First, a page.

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Re: dylan scientific/multimedia
- To: John Lewis <zilla@CCRL.NJ.NEC.COM>
- Subject: Re: dylan scientific/multimedia
- From: Rob_MacLachlan@LISP-PMAX1.SLISP.CS.CMU.EDU
- Date: Wed, 07 Oct 92 16:14:15 -0400
- Cc: info-dylan@CAMBRIDGE.APPLE.COM
- In-reply-to: Your message of Tue, 06 Oct 92 19:00:25 -0500. <9210062300.AA06193@overdrive.ccrl.NJ.NEC.COM>
We are planning to develop a highly optimized Dylan implementation at CMU.
Our experience with CMU Common Lisp have give us a pretty good idea of the
problems of efficient numeric coding in Lisp-like type systems. We are
planning to develop a Dylan implementation with strong emphasis on the
run-time speed of delivered applications.
By far the biggest performance problem is with floating point
representation. When a float must be tagged, significant memory access and
memory allocation overheads are incurred.
Use of a tagged (32bit - tag) float representation (SHORT-FLOAT) avoids the
memory allocation overheads, but supporting a float format in software
tends to have unpleasant numeric and/or efficiency implications. Much
serious numeric work requires 64bit floats anyway.
Given a compiler technology that supports the natural (untagged) float
representation, it is generally possible to come close to the performance
(2x or better) of C (or presumably FORTRAN) on RISC processors. Getting
this close often requires various unnatural steps:
-- A great deal of attention to program organization and compiler
diagnostics to ensure that good numeric representations are used.
-- Hand optimization of multi-dimensional array access loops.
-- Use of non-portable high-performance binary I/O facilities.
What would be necessary in Dylan to get as good numeric performance as is
available in some Common Lisp implementations?
-- Specialized array element types are definitely necessary.
-- Type declarations for module (global) variables would be very useful.
This is really only necessary for mutable variables.
-- There also needs to be either a predefined class variable for each
specialized array element type, or a general class generator which
produces the specialized class when presented with an element type.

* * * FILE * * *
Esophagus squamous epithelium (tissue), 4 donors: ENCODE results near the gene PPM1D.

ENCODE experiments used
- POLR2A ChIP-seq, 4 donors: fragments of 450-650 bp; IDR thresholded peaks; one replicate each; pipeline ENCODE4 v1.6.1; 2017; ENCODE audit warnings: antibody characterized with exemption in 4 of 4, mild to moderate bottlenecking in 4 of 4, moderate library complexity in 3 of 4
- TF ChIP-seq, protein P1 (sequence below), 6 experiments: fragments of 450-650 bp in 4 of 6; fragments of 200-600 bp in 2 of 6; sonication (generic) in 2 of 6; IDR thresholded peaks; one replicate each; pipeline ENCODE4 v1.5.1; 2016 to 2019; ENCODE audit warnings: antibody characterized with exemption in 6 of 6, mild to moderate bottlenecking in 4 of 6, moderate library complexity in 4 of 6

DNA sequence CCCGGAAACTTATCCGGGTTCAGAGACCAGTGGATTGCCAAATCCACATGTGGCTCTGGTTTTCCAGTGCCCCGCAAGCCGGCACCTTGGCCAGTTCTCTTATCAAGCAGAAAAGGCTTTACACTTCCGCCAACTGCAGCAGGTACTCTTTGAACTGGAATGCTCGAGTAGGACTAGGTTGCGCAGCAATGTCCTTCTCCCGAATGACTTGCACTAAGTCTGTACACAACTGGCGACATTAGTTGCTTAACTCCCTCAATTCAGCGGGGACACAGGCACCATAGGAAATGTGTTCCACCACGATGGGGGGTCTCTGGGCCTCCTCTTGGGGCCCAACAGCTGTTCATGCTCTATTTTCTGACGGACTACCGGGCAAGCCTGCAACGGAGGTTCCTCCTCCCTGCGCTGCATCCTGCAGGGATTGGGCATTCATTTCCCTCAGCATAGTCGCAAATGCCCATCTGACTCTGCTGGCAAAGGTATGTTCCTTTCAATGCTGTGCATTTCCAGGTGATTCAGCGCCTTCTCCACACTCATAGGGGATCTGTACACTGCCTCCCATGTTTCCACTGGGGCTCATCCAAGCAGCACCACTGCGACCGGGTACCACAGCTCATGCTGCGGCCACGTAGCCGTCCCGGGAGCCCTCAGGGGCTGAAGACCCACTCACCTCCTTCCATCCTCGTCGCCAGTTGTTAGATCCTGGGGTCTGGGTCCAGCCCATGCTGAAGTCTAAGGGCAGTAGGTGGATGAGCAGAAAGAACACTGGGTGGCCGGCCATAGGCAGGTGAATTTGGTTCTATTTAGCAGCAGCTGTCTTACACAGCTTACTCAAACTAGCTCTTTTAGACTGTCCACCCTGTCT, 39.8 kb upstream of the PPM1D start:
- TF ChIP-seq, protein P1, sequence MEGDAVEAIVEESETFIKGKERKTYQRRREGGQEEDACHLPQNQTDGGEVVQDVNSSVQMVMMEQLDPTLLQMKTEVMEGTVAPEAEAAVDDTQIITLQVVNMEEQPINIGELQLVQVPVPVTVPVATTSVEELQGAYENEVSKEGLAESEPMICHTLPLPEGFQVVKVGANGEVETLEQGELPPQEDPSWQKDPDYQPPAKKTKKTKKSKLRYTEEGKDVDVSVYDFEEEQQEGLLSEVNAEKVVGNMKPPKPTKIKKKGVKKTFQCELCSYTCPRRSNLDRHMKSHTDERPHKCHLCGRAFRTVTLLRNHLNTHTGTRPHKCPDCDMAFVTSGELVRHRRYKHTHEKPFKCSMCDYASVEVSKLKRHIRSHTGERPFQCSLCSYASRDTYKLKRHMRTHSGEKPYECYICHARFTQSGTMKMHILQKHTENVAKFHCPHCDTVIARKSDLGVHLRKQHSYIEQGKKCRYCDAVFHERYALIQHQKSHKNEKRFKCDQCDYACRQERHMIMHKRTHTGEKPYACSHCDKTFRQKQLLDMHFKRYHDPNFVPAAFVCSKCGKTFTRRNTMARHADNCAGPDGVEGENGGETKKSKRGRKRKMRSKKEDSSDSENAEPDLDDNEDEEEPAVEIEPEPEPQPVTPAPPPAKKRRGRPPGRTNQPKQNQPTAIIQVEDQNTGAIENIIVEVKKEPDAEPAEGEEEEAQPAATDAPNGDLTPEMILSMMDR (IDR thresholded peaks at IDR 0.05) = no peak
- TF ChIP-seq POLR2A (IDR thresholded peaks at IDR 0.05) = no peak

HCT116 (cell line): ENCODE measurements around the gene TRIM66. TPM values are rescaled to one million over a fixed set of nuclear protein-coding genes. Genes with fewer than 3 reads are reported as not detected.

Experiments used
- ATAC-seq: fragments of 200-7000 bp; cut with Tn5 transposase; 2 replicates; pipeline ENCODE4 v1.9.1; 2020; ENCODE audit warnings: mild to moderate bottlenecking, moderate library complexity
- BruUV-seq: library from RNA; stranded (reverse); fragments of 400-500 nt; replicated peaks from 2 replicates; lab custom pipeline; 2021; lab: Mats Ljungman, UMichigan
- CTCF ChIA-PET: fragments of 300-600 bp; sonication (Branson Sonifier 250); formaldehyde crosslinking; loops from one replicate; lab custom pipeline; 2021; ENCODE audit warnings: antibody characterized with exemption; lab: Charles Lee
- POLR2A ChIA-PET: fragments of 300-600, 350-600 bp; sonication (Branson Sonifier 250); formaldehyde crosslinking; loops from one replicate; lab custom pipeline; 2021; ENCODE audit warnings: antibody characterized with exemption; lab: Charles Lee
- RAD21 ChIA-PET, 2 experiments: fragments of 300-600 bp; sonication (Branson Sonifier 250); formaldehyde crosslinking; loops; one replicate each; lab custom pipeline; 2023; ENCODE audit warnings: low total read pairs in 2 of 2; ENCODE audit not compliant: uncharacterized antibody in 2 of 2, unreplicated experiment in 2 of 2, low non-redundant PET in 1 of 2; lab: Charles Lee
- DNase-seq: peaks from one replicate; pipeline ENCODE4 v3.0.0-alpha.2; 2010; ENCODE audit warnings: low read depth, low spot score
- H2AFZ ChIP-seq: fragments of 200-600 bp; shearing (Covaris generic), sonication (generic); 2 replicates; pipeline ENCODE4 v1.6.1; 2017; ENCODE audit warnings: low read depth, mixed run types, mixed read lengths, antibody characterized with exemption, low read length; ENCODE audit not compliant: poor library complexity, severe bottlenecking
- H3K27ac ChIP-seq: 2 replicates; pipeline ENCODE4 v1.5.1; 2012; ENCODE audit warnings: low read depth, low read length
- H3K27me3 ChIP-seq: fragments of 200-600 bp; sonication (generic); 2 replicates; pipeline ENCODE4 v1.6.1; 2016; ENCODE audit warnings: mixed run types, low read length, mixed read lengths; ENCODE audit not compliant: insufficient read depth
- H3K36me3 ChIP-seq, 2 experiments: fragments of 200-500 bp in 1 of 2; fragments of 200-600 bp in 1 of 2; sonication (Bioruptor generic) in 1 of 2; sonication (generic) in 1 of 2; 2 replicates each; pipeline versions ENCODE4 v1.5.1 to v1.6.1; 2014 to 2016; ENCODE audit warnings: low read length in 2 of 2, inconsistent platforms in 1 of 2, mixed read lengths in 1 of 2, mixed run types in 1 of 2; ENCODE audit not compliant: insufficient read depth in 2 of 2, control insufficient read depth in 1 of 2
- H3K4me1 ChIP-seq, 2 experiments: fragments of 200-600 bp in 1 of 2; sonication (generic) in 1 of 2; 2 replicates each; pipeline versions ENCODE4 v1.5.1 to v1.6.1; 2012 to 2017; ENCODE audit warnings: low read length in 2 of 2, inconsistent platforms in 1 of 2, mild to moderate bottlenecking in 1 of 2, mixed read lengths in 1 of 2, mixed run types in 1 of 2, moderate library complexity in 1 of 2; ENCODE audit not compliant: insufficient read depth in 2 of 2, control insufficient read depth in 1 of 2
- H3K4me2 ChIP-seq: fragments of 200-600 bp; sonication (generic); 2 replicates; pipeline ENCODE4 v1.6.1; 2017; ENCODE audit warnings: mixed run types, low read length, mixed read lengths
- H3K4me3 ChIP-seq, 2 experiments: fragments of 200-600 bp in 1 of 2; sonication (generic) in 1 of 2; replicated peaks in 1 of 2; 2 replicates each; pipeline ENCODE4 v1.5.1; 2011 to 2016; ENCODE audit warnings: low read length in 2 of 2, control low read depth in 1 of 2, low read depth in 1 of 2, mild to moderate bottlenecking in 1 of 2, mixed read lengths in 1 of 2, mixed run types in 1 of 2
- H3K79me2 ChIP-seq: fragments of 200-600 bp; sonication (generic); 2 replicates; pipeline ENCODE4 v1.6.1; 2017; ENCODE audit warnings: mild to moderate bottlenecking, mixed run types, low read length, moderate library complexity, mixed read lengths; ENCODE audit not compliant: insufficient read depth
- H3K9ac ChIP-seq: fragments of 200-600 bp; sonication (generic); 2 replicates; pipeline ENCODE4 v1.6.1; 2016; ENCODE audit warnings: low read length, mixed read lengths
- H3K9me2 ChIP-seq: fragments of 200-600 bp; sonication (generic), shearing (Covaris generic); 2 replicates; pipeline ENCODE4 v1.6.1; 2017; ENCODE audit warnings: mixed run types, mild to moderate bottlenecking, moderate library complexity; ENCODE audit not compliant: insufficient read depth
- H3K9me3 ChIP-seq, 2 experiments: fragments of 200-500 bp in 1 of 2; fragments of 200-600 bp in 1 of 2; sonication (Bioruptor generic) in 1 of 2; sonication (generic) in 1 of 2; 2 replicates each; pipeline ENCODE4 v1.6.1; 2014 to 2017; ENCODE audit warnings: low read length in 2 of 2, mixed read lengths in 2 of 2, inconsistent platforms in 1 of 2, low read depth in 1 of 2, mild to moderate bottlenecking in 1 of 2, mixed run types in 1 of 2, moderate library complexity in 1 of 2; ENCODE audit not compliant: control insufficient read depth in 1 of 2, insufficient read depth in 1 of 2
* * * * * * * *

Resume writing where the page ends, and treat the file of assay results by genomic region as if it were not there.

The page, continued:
These classes would be used in slot and variable type declarations.
-- As long as SET! is basically never used on local variables, it will
*not* be necessary to allow the type of local variable contents to be
declared. This implies that iterations will always be written using
BIND-METHODS or equivalent forms of recursion. (Note that the types in
BIND and method specializers only specify the type of the initial value.)
-- Efficient small-integer (i.e. array index) arithmetic must be possible.
The difficulty of proving that small-integer arithmetic doesn't result
in overlow is one of the major causes of inefficency in Common Lisp
programs (even non-numeric ones.)
Dynamic method dispatch definitely causes problems for efficient
representation of arguments and return values. It may only be possible to
do efficient float argument passing once a generic function has been
Overall, it seems that Dylan is fundamentally any worse than Common Lisp
for numeric efficiency. Good numeric performance will require the
availability of some new array and number classes. These can probably be
regarded as an additional library layer. (Though I am doubtful of the
usefulness of untyped multi-dimensional arrays. I guess arrays are
technically part of the level-1 library anyway.)
There are some fundamental problems which Dylan shares with Lisp relating
to run-time checking of function applicability and run-time function/method
redefinition. However, Dylan's sealing capabilities provide a way to
indicate when this dynamisim is no longer necessary, allowing efficient
compilation. Common Lisp implementations can offer "block compilation" as
an extension, but the language is defined to be dynamic. I think it is
much better to generally discourage or forbid run-time function
redefinition, but to allow that the program development environment will
have a way to efficiently support redefinition (at the cost of run-time